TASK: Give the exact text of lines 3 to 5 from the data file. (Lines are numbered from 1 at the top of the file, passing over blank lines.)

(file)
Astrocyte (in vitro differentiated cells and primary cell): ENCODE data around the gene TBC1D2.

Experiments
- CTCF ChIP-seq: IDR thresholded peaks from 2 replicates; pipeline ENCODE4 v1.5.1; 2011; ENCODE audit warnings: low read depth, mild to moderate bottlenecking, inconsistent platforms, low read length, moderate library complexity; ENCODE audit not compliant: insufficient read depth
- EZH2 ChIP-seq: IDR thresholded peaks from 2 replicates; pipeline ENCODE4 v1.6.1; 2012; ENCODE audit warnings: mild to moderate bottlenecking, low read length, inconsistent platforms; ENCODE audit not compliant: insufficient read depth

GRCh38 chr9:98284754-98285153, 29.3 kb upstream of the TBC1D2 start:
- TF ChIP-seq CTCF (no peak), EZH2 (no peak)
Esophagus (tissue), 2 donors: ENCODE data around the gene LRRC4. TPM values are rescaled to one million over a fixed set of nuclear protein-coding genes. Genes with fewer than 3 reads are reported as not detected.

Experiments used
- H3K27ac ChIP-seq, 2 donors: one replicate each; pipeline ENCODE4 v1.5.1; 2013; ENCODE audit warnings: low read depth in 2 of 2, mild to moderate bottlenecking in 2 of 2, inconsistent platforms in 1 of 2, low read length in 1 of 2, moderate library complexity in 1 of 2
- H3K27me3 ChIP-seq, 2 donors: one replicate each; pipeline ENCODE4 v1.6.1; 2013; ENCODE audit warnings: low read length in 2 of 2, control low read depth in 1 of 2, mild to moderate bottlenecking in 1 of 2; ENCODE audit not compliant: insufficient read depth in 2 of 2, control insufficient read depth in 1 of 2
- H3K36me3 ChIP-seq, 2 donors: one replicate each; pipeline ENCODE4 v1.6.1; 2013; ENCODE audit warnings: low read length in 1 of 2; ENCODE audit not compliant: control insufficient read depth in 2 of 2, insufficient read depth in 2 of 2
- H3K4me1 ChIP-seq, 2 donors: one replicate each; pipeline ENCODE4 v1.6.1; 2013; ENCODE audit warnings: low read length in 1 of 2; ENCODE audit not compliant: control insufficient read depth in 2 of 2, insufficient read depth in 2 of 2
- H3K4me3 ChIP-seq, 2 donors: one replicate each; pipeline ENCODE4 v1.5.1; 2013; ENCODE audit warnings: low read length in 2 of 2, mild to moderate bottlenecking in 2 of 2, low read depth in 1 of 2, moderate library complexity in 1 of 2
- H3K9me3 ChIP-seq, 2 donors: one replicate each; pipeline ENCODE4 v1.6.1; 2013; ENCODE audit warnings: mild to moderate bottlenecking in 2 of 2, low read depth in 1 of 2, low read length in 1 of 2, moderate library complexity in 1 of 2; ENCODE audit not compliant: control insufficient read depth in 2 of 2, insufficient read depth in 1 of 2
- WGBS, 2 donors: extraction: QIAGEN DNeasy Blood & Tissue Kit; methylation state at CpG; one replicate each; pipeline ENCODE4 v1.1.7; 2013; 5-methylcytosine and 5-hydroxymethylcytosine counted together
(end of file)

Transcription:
- CTCF ChIP-seq: IDR thresholded peaks from 2 replicates; pipeline ENCODE4 v1.5.1; 2011; ENCODE audit warnings: low read depth, mild to moderate bottlenecking, inconsistent platforms, low read length, moderate library complexity; ENCODE audit not compliant: insufficient read depth
- EZH2 ChIP-seq: IDR thresholded peaks from 2 replicates; pipeline ENCODE4 v1.6.1; 2012; ENCODE audit warnings: mild to moderate bottlenecking, low read length, inconsistent platforms; ENCODE audit not compliant: insufficient read depth

GRCh38 chr9:98284754-98285153, 29.3 kb upstream of the TBC1D2 start: